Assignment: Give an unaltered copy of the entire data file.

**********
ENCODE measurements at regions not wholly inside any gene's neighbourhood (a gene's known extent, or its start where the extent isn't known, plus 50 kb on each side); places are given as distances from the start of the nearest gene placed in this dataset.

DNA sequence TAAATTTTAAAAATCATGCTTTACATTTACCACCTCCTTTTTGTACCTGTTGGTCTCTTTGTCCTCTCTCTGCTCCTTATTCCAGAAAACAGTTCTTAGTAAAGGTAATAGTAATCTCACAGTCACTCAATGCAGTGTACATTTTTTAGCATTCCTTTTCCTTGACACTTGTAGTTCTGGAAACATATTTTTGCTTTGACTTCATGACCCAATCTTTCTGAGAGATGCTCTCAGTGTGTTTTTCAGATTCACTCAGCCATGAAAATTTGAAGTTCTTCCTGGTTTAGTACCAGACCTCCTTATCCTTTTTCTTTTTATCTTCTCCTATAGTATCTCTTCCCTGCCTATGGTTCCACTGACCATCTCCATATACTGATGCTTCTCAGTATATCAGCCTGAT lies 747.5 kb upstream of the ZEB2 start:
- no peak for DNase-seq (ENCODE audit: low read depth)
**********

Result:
ENCODE measurements at regions not wholly inside any gene's neighbourhood (a gene's known extent, or its start where the extent isn't known, plus 50 kb on each side); places are given as distances from the start of the nearest gene placed in this dataset.

DNA sequence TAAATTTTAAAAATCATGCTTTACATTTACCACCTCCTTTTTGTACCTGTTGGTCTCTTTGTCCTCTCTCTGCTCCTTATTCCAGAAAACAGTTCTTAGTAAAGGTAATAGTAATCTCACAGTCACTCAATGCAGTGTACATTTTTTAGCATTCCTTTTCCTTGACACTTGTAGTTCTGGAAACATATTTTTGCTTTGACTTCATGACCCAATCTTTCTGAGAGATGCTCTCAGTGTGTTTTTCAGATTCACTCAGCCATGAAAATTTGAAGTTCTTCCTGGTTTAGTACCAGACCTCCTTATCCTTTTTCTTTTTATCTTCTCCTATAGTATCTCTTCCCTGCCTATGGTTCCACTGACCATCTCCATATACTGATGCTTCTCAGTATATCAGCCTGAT lies 747.5 kb upstream of the ZEB2 start:
- no peak for DNase-seq (ENCODE audit: low read depth)